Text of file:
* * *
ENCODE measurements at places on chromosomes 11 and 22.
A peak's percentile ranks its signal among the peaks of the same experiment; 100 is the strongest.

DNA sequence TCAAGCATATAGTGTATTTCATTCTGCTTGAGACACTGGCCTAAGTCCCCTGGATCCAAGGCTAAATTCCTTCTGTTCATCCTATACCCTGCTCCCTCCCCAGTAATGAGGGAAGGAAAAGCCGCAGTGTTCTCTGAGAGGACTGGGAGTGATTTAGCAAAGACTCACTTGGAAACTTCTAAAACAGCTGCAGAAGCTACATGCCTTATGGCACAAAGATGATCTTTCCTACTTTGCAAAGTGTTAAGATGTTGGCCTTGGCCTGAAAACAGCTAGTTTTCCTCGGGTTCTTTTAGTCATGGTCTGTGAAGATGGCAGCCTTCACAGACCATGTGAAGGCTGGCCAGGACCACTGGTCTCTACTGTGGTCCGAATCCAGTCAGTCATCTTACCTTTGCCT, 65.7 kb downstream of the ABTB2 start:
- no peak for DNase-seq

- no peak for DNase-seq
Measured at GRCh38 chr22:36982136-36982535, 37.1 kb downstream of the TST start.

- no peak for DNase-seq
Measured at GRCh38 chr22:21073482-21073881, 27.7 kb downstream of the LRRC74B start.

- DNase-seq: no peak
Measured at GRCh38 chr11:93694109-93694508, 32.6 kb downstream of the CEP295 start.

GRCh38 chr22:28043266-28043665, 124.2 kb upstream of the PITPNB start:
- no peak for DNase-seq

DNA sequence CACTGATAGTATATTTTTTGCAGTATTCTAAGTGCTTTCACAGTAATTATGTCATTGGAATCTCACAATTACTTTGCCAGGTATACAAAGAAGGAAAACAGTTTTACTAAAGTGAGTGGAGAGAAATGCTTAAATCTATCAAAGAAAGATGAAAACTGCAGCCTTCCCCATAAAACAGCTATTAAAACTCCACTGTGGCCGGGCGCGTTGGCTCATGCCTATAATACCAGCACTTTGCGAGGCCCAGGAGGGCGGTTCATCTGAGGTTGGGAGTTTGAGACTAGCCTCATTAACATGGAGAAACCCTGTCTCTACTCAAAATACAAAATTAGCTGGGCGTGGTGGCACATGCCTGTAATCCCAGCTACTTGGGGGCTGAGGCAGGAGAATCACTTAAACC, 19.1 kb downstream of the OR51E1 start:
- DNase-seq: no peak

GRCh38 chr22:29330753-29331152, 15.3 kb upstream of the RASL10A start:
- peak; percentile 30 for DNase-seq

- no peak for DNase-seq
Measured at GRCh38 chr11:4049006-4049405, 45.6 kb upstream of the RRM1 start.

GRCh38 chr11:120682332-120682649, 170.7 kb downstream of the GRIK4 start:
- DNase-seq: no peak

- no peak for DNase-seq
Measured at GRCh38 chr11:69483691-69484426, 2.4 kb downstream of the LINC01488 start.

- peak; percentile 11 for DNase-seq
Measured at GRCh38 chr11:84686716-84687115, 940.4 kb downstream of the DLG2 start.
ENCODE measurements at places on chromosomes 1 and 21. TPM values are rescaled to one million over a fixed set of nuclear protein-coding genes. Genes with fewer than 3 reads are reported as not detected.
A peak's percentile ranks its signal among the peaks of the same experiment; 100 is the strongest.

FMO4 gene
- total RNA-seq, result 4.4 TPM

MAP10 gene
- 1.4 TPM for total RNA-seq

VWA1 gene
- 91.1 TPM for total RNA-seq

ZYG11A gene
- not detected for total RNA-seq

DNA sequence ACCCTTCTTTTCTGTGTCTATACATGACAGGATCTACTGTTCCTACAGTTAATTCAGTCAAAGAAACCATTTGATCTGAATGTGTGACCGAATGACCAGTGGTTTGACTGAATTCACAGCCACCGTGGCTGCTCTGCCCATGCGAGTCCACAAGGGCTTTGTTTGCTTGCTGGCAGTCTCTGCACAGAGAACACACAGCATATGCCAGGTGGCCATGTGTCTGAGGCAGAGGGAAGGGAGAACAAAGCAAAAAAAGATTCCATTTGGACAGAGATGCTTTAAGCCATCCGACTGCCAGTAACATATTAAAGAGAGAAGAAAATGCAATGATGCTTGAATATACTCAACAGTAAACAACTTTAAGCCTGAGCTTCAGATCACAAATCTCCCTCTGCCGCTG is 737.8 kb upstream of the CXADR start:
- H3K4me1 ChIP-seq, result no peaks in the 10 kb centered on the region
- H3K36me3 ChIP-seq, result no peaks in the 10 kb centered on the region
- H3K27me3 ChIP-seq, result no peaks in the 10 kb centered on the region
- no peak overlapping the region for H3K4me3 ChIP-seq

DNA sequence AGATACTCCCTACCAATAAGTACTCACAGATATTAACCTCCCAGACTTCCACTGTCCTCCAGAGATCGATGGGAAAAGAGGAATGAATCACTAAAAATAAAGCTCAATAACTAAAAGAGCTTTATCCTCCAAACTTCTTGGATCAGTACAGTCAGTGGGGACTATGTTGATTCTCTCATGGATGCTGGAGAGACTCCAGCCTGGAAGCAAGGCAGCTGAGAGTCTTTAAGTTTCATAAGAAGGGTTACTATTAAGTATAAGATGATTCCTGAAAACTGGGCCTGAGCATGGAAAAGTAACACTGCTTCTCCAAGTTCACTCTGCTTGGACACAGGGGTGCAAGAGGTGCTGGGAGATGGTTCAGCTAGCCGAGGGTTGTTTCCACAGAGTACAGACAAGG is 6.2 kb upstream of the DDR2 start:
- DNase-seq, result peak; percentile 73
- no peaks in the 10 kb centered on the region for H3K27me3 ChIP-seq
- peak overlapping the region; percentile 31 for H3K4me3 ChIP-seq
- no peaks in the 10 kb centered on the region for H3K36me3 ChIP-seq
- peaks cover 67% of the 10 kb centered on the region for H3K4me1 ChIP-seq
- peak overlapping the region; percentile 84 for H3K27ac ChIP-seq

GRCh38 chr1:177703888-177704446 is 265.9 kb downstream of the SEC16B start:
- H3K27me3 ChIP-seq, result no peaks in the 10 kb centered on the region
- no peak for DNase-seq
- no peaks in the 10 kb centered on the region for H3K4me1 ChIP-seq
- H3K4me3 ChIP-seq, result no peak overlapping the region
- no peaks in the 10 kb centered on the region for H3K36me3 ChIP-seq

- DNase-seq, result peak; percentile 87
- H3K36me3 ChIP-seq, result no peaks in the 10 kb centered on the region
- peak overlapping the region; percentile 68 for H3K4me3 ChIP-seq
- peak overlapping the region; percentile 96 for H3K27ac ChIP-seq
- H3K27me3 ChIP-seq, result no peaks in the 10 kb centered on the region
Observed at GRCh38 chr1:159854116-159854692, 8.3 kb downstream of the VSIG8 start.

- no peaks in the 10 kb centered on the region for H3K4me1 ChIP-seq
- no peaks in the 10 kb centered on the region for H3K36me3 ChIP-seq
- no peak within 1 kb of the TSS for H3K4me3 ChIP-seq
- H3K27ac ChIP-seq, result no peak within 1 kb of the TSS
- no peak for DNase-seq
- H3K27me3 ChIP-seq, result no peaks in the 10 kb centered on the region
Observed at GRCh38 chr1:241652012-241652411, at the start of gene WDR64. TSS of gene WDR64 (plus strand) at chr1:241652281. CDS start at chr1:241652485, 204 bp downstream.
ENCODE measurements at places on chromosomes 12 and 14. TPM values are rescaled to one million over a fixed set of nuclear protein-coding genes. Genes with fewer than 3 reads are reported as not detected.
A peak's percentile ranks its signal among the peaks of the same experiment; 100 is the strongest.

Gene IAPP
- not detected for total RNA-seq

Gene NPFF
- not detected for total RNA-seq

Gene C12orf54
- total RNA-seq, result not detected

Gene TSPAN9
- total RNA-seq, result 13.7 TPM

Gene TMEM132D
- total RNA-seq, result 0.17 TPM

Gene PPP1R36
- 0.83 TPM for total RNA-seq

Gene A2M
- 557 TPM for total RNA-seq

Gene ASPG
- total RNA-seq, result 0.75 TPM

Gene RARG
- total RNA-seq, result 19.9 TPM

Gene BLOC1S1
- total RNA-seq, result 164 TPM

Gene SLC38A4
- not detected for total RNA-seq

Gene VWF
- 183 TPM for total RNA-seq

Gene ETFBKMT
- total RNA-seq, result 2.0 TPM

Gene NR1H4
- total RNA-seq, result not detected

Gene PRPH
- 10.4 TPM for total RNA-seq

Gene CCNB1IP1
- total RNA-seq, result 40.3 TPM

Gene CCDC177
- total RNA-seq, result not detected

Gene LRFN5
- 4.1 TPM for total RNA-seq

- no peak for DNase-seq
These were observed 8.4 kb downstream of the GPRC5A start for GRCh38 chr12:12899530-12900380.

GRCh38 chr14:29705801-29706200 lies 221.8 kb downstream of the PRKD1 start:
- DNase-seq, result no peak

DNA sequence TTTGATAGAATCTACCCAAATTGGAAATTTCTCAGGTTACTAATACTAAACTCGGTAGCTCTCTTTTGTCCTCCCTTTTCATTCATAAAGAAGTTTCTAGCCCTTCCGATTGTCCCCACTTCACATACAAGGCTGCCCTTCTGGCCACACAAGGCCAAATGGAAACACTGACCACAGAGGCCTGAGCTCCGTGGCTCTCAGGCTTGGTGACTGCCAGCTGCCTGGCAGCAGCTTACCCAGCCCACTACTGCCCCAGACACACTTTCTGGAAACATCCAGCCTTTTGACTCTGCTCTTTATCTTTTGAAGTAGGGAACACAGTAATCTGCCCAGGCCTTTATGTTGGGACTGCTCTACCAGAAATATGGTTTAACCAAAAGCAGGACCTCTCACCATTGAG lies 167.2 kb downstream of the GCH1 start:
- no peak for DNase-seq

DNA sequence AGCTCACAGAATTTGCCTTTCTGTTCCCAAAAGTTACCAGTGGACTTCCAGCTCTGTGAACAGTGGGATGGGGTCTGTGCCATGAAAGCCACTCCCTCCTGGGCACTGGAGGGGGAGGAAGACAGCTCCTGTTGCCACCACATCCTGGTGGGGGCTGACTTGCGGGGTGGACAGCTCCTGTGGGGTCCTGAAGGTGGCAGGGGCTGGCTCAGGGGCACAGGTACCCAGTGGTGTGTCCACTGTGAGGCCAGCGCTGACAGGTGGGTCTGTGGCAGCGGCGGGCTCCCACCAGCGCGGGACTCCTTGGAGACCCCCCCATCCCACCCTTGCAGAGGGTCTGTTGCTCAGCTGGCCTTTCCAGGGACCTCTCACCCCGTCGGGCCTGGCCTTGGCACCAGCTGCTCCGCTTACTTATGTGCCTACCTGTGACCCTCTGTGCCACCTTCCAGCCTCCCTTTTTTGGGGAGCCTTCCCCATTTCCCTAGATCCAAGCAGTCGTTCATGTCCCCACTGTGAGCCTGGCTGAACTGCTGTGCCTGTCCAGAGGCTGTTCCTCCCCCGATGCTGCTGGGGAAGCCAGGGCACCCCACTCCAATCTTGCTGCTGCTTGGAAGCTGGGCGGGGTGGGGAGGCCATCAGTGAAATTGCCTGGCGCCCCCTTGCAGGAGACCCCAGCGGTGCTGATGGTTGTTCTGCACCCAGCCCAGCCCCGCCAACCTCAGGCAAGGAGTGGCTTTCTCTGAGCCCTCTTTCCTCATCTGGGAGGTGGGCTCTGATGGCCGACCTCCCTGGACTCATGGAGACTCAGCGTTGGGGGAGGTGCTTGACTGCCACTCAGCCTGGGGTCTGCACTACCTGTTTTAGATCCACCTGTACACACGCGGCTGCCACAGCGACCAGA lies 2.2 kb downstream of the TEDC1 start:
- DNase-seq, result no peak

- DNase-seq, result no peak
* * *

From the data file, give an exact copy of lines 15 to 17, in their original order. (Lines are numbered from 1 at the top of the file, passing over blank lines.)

GRCh38 chr22:29330753-29331152, 15.3 kb upstream of the RASL10A start:
- peak; percentile 30 for DNase-seq

- no peak for DNase-seq